Recommendations

  1. Understand and promote the benefits of religious practice to civil society. Religious practice promotes the well-being of individuals, families, and the community. Regular attendance at religious services is linked to healthy, stable family life, strong marriages, and positive outcomes for children. It correlates with reduced rates of domestic abuse, crime, substance abuse, and addiction and an increase in physical and mental health, longevity, and educational attainment. Americans engaged in the free exercise of religion participate actively in charitable giving and volunteerism, including through organized volunteering and informal acts of compassion. Yet, despite the societal benefits of religion, the expression of faith in the public square has faced many challenges. The law ought to make as much room as possible for the practice of religious faith.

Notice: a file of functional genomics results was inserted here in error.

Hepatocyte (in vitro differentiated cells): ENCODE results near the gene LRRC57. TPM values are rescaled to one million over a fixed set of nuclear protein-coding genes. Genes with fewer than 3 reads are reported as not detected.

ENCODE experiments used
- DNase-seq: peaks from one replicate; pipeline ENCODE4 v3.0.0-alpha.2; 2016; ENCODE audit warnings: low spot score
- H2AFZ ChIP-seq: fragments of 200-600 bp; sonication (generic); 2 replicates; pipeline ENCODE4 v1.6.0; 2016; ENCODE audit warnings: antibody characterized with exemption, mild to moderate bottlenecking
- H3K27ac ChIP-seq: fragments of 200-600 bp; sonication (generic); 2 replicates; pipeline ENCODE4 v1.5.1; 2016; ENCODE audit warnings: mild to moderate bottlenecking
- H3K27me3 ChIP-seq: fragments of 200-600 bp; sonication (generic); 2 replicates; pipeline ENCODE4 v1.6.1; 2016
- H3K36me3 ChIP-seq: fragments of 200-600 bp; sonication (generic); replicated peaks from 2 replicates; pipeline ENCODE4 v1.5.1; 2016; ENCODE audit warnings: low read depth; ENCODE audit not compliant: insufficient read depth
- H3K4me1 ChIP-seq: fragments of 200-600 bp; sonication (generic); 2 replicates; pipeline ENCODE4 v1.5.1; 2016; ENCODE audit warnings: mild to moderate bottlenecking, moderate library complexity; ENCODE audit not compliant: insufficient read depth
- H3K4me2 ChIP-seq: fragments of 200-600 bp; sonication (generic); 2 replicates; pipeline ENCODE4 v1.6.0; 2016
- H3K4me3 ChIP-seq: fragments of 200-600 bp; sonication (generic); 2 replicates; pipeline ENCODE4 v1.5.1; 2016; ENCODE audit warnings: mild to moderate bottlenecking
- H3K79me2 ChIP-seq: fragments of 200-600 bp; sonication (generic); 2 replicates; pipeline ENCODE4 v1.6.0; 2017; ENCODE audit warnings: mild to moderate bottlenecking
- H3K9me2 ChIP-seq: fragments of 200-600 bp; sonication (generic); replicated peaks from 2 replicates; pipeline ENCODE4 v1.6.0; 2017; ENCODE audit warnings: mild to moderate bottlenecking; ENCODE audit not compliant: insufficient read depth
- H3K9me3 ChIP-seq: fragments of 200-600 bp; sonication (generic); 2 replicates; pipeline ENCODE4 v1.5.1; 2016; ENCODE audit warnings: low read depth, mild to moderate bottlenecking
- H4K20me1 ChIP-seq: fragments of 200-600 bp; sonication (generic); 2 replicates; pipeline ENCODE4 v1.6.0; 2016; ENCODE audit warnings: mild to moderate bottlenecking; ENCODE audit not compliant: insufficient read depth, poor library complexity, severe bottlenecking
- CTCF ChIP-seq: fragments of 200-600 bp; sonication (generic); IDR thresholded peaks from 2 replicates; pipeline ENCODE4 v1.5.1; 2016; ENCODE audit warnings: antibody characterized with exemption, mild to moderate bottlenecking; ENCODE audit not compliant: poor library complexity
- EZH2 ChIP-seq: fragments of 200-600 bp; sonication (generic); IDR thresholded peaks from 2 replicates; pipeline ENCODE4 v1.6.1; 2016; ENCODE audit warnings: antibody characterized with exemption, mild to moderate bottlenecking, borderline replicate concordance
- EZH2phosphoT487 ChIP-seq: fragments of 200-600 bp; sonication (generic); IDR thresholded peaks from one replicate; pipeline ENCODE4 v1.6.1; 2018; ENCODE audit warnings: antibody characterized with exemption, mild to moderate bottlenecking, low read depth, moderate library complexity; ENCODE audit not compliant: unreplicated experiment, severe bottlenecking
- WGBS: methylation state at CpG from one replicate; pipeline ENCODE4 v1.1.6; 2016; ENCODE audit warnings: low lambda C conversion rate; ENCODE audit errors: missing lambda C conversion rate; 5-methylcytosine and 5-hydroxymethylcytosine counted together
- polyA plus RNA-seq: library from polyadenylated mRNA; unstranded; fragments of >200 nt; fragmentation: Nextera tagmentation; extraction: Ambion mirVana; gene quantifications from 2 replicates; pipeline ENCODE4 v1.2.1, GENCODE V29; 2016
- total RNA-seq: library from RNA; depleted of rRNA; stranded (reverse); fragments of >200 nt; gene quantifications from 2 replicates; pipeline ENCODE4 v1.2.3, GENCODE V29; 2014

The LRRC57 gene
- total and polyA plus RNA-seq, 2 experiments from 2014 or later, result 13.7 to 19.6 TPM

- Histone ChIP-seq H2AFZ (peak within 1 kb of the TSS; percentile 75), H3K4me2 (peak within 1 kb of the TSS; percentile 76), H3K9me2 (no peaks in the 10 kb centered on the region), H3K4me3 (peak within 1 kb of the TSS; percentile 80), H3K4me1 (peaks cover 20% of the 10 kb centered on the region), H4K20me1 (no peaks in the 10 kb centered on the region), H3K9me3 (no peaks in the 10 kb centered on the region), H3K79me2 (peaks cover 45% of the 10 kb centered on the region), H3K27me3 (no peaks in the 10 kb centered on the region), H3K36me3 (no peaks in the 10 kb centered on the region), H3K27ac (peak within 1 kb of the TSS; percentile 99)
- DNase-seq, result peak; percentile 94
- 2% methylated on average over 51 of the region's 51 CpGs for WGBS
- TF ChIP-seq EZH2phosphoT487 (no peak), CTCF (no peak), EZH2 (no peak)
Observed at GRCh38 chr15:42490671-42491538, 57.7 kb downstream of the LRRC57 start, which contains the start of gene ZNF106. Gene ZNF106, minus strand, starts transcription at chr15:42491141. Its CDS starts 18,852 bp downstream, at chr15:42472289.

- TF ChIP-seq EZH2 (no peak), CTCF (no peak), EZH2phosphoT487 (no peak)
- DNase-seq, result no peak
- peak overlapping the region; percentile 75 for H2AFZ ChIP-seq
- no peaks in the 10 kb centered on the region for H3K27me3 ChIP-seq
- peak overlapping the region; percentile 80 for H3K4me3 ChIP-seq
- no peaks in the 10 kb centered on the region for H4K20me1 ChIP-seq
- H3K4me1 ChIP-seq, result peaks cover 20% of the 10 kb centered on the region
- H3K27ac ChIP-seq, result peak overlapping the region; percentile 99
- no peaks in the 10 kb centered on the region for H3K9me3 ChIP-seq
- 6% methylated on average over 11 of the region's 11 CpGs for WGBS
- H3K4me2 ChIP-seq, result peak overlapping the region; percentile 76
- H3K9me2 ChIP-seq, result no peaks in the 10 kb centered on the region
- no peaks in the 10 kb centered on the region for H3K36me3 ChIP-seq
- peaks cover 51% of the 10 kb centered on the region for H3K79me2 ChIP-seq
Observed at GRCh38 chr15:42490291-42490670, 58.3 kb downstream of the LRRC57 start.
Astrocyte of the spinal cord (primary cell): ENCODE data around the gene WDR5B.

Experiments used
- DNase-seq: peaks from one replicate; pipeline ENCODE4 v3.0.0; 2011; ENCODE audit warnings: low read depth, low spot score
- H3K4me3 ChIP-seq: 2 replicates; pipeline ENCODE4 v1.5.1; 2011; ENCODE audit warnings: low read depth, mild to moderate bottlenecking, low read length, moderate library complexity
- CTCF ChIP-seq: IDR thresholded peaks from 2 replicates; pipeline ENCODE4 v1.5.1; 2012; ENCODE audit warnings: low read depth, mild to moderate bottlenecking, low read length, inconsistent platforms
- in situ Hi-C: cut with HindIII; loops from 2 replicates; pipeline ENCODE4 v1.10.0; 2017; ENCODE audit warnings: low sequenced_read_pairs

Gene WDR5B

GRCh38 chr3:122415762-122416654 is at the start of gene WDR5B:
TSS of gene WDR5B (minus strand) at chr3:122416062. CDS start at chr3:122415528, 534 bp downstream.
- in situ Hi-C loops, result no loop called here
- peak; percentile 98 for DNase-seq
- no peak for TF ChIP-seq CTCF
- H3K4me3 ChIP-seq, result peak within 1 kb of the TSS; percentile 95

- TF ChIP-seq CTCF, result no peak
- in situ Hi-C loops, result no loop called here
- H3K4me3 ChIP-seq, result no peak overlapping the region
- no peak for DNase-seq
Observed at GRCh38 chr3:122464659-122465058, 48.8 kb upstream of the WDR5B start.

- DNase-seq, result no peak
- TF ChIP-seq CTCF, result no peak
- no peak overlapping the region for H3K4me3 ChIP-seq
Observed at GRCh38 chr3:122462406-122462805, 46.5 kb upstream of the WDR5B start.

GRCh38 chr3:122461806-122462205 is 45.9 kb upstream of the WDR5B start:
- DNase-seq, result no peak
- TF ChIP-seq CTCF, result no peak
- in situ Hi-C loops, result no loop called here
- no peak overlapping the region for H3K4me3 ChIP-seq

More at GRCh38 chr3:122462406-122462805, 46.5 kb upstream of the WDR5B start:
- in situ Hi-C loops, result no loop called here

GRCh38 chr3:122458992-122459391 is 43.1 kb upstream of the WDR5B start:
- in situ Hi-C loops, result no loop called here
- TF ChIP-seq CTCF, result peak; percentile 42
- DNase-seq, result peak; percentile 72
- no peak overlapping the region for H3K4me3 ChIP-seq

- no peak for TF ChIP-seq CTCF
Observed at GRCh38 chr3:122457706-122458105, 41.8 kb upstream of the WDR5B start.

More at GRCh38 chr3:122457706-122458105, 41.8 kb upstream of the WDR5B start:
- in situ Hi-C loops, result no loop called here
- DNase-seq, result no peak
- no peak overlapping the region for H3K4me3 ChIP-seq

2. Protect the right of conscience of patients, parents, and employers. The right of Americans to live and work in accordance with their deeply held beliefs is increasingly under assault, especially from burdensome government policies. For example, many provisions of Obamacare weaken family choice of coverage, undermine parental participation in minor children’s health care decisions, and undercut family values in health care. The law’s anti-conscience mandate forces countless religious organizations, family businesses, and other employers to provide health plans that include coverage of abortion-inducing drugs, contraception, and sterilization—regardless of their religious or moral objections.

    Policymakers should enact permanent protections for the rights of conscience of individuals, families, employers, and insurance issuers to keep them from being forced to offer, provide, or pay for coverage that violates their deeply held beliefs. To truly protect religious liberty and freedom more generally, Obamacare must be repealed. Health care reform must move to a patient-centered, market-based system that provides coverage choices that are consistent with providers’ and patients’ moral and religious beliefs.